Swedish Language Blog

Basic “maybe” sentences in Swedish: “kanske” Posted by on Feb 17, 2016 in Grammar, Swedish Language


Maybe it’s a bird. Maybe it’s a plane. Or maybe it’s Superman!

Knowing how to use “maybe” is very important in English. Likewise, knowing how to use kanske is very important in Swedish. Swedes use their kanske all over the place, so make sure you know it!

Kanske is an easy concept, but the grammar is a little weird. Let’s start with the very simplest use, which isn’t so weird:Kanske, like “maybe”, can stand on its own as a reply to something:

Kommer du hit imorgon? – Are you coming here tomorrow?

When you put it into a sentence, though, that’s when the grammar of kanske gets a little strange. When you use kanske in a sentence, the word order changes to subclause word order. Don’t fret; it sounds scarier than it actually is! Take a look:

Han kanske inte vill prata om det.Maybe he doesn’t want to talk about it.

The first thing you should pay attention to is that kanske generally does not come first in a sentence. This differs from “maybe”, as in this example. The standard usage of kanske is as in the example.

The other thing to notice is that even though the example sentence is a main clause (i.e. not a subclause), it has subclause word order. In other words, adverbs in kanske sentences (e.g. kanske itself, inte) come before the first verb. This is not fully obligatory; you will hear some people put kanske and other adverbs after the first verb in kanske-sentences. However, the most common structure with kanske is the one provided here, i.e. with kanske and other adverbs before the verb.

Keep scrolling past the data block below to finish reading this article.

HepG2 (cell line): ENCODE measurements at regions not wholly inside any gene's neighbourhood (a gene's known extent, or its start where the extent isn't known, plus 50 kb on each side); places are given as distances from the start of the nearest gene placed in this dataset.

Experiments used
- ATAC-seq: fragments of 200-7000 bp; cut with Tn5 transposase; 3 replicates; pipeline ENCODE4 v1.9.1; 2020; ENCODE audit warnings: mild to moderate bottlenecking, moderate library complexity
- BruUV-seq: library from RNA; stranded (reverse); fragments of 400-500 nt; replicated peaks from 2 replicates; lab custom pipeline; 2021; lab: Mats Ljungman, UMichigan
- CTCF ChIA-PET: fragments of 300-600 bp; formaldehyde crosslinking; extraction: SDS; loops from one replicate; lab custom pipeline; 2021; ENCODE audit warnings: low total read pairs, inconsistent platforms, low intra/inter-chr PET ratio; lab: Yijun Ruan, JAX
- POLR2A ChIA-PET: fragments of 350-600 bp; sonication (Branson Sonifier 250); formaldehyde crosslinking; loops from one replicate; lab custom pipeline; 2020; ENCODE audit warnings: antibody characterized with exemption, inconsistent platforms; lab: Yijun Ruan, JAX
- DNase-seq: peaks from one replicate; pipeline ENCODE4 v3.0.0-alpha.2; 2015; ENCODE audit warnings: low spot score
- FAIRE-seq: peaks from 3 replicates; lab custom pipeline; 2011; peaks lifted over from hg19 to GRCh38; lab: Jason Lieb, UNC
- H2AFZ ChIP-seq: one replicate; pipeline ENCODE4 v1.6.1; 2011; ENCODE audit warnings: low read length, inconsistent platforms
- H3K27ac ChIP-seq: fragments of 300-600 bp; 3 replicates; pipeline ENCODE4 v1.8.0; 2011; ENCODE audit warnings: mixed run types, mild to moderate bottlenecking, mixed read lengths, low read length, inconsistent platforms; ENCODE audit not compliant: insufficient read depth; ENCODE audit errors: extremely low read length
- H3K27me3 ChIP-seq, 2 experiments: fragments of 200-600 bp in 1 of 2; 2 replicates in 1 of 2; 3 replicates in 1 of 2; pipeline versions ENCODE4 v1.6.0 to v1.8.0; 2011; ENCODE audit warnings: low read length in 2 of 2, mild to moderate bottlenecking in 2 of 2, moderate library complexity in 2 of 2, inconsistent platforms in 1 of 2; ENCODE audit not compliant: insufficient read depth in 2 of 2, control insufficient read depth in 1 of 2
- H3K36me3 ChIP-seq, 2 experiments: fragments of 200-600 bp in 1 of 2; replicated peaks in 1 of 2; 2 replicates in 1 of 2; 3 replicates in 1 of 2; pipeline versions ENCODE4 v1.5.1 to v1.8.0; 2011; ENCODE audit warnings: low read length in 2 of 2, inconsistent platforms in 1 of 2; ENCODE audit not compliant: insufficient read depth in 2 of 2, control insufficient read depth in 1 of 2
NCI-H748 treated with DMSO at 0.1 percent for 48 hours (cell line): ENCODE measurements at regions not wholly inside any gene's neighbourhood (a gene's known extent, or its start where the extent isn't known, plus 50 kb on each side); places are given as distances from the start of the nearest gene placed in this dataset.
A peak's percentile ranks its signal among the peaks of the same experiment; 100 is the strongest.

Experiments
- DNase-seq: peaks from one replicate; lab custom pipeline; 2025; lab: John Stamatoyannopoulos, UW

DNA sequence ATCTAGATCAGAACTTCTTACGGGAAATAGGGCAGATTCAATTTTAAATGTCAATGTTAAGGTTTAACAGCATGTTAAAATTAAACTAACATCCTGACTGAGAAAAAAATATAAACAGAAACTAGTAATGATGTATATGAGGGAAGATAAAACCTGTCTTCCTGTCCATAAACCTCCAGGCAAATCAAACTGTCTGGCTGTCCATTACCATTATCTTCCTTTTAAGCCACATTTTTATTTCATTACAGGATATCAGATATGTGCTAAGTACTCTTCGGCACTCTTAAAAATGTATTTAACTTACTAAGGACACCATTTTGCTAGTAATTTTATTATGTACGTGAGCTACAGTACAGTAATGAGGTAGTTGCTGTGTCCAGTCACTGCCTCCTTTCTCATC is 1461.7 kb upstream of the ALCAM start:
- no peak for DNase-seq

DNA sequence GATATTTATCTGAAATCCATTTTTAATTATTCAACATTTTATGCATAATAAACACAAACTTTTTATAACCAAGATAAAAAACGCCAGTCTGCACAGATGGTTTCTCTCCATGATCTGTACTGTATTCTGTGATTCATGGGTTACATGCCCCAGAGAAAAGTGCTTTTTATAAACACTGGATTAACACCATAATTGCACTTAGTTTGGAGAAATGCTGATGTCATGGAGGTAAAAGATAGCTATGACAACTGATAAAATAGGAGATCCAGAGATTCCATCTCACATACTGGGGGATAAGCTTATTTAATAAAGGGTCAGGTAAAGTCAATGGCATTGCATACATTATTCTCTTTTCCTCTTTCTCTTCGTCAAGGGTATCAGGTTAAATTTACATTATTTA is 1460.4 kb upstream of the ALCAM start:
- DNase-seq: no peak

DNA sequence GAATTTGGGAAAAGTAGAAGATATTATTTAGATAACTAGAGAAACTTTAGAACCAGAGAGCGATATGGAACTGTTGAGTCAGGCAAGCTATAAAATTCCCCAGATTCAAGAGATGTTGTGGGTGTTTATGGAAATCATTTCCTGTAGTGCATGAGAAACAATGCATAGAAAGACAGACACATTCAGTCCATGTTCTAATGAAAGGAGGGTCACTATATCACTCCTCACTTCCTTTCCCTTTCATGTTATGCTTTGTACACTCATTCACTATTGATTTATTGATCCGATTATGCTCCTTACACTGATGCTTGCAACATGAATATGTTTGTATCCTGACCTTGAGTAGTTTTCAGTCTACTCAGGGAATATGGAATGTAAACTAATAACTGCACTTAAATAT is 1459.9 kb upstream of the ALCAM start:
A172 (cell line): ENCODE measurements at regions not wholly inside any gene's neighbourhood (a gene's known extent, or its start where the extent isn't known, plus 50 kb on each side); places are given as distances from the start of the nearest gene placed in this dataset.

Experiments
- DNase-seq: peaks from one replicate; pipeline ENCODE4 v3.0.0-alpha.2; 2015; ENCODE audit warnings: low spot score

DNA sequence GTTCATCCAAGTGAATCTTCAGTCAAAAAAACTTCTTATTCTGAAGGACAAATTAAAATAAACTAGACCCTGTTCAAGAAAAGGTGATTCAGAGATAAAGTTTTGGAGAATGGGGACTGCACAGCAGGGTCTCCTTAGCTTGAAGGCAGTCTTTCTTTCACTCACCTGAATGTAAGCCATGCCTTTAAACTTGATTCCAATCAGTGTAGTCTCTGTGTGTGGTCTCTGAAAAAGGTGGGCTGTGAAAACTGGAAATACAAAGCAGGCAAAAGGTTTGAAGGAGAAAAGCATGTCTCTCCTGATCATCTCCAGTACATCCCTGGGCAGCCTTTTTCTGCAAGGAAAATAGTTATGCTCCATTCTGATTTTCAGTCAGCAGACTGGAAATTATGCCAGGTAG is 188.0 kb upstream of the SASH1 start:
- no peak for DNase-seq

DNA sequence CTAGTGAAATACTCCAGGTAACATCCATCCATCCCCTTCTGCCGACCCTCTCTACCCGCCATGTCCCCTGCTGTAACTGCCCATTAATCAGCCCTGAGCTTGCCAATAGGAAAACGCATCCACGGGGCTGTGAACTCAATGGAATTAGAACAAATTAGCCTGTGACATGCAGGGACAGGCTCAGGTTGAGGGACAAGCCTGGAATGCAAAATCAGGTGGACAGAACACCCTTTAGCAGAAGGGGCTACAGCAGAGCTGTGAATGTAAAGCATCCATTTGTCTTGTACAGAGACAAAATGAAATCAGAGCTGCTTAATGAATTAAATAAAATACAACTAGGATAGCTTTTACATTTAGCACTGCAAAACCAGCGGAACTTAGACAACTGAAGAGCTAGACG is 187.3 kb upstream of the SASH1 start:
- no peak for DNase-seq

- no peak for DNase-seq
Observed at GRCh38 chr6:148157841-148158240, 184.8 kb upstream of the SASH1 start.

It sounds a little complicated, but it’s such a frequently used structure that after hearing and seeing it all over the place, you’ll learn it in no time. It’s just a matter of absorbing the pattern.


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About the Author: Stephen Maconi

Stephen Maconi has been writing for the Transparent Swedish Blog since 2010. Wielding a Bachelor's Degree in Swedish and Nordic Linguistics from Uppsala University in Sweden, Stephen is an expert on Swedish language and culture.